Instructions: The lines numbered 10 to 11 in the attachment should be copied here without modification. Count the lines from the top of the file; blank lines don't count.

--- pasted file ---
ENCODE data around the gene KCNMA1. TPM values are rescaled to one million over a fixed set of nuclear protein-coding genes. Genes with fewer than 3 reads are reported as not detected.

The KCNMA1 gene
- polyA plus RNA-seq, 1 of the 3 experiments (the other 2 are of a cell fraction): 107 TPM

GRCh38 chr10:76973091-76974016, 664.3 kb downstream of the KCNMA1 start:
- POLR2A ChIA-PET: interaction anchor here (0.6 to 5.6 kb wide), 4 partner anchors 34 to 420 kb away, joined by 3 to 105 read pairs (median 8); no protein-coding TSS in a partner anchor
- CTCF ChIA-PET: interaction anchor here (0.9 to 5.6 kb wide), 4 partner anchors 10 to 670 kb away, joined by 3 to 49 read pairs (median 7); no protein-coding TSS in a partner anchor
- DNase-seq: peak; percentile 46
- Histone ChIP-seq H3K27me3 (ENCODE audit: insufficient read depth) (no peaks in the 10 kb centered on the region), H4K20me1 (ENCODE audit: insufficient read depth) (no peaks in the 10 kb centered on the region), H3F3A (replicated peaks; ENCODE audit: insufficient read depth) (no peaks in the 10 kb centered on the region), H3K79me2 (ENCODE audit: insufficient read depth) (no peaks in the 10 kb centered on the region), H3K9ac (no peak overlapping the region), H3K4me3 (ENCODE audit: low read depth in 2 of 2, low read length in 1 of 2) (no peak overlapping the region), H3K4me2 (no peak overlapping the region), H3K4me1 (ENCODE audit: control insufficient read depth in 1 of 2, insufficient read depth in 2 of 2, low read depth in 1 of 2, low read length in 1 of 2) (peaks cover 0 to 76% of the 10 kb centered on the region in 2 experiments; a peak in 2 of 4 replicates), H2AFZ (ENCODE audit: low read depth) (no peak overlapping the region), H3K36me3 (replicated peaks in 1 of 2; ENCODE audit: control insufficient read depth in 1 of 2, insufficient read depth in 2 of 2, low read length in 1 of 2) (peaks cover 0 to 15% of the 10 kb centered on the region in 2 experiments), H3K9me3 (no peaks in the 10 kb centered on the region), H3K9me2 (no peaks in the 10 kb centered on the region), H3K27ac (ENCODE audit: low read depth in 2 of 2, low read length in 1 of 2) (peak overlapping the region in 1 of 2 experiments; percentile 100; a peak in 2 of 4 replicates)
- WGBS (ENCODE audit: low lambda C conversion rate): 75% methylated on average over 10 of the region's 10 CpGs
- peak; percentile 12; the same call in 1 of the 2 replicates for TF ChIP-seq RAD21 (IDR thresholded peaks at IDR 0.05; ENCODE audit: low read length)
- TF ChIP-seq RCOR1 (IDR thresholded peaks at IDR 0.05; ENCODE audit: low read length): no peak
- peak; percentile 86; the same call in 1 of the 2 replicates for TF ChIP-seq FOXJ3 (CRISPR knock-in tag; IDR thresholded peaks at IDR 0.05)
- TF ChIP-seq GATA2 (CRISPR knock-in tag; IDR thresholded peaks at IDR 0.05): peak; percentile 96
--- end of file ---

- peak; percentile 12; the same call in 1 of the 2 replicates for TF ChIP-seq RAD21 (IDR thresholded peaks at IDR 0.05; ENCODE audit: low read length)
- TF ChIP-seq RCOR1 (IDR thresholded peaks at IDR 0.05; ENCODE audit: low read length): no peak